Publication Date



Journal of Biological Chemistry


Many cell surface stimuli cause calcium release from endoplasmic reticulum (ER) stores to regulate cellular physiology. Upon ER calcium store depletion, the ER-resident protein stromal interaction molecule 1 (STIM1) physically interacts with plasma membrane protein Orai1 to induce calcium release-activated calcium (CRAC) currents that conduct calcium influx from the extracellular milieu. Although the physiological relevance of this process is well established, the mechanism supporting the assembly of these proteins is incompletely understood. Earlier we demonstrated a previously unknown post-translational modification of Orai1 with long-chain fatty acids, known as S-acylation. We found that S-acylation of Orai1 is dynamically regulated in a stimulus-dependent manner and essential for its function as a calcium channel. Here using the acyl resin-assisted capture assay, we show that STIM1 is also rapidly S-acylated at cysteine 437 upon ER calcium store depletion. Using a combination of live cell imaging and electrophysiology approaches with a mutant STIM1 protein, which could not be S-acylated, we determined that the S-acylation of STIM1 is required for the assembly of STIM1 into puncta with Orai1 and full CRAC channel function. Together with the S-acylation of Orai1, our data suggest that stimulus-dependent S-acylation of CRAC channel components Orai1 and STIM1 is a critical mechanism facilitating the CRAC channel assembly and function.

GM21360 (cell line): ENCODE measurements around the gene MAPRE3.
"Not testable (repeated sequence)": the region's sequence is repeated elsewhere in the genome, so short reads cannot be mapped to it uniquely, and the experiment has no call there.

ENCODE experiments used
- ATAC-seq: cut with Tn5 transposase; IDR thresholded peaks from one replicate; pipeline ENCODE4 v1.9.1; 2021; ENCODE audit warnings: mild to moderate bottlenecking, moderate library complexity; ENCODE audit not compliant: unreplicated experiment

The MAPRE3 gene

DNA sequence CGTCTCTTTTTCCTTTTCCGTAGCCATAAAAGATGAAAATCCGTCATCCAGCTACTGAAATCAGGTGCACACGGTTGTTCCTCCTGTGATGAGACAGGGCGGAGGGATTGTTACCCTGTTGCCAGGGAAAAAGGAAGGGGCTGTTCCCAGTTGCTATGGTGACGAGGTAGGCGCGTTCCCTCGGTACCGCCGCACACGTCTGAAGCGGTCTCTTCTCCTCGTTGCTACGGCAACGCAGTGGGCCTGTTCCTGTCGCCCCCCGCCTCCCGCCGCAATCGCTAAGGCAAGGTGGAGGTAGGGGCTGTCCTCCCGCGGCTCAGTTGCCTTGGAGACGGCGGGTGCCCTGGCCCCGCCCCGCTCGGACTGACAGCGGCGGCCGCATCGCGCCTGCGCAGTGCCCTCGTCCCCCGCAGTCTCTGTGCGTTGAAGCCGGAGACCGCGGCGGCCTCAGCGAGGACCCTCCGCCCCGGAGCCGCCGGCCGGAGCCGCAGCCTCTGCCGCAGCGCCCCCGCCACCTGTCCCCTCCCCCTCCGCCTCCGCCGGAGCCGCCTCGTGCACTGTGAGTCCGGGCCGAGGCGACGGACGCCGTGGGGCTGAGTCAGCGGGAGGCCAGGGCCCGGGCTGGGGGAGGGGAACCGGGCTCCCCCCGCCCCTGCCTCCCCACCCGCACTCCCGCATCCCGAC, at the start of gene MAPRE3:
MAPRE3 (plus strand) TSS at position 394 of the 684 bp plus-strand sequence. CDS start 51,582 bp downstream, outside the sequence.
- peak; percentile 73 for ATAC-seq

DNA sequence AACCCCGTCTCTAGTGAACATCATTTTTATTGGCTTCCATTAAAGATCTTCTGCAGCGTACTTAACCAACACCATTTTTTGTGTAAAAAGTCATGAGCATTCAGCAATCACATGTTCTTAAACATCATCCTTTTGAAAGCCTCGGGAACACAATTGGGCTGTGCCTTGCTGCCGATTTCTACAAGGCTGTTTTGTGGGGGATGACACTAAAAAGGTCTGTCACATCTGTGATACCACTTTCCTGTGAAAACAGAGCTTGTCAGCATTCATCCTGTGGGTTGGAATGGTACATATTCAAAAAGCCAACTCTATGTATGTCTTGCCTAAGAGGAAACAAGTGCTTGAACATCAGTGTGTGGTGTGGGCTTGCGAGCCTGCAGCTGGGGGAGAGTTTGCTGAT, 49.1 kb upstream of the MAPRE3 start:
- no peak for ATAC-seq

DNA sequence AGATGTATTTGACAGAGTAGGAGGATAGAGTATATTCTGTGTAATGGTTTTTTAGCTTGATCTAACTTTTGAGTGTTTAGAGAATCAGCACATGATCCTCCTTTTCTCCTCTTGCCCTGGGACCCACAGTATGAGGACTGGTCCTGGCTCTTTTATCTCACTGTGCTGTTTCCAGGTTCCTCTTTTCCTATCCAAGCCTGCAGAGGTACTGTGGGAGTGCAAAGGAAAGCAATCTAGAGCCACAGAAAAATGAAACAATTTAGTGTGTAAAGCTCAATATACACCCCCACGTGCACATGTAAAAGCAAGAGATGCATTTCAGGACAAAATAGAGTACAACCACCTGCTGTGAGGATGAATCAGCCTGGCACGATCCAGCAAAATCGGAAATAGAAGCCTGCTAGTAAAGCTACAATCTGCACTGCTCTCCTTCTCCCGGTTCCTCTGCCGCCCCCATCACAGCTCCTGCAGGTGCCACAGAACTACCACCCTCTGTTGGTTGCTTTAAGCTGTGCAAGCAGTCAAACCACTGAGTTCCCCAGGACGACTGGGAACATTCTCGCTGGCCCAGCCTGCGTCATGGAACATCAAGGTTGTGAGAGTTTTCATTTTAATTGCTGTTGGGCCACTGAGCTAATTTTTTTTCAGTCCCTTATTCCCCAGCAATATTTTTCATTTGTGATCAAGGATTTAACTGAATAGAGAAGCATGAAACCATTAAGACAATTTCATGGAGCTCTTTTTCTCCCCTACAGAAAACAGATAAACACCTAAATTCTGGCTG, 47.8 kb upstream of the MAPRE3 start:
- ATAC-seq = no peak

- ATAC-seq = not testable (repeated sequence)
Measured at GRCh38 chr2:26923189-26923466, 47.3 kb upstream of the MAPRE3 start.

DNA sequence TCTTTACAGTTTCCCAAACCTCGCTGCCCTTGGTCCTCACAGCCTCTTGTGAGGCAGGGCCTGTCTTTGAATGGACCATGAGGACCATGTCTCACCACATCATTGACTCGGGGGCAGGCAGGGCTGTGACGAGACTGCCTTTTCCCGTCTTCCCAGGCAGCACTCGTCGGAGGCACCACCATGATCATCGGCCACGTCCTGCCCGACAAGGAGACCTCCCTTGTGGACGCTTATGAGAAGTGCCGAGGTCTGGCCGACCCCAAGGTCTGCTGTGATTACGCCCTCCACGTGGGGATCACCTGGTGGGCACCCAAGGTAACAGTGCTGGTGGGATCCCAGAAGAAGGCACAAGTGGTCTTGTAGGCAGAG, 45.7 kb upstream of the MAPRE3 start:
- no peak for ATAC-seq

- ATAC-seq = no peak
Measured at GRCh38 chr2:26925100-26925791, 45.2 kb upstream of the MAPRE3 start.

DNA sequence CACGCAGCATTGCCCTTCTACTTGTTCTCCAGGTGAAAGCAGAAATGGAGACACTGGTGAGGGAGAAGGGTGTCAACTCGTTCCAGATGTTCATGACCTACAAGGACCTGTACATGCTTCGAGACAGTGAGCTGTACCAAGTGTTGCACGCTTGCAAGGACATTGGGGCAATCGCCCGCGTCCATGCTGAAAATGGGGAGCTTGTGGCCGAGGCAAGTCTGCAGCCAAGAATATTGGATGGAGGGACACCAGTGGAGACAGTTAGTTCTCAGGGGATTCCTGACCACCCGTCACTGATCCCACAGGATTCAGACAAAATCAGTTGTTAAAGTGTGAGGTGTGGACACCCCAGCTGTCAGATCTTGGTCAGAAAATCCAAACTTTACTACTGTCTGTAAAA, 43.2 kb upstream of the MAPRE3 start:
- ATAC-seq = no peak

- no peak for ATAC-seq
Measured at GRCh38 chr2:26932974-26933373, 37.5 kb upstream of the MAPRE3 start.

Acylation, Calcium, Calcium Channels, Calcium Signaling, Cysteine, Endoplasmic Reticulum, Fatty Acids, Membrane Proteins, ORAI1 Protein, Stromal Interaction Molecule 1



To view the content in your browser, please download Adobe Reader or, alternately,
you may Download the file to your hard drive.

NOTE: The latest versions of Adobe Reader do not support viewing PDF files within Firefox on Mac OS and if you are using a modern (Intel) Mac, there is no official plugin for viewing PDF files within the browser window.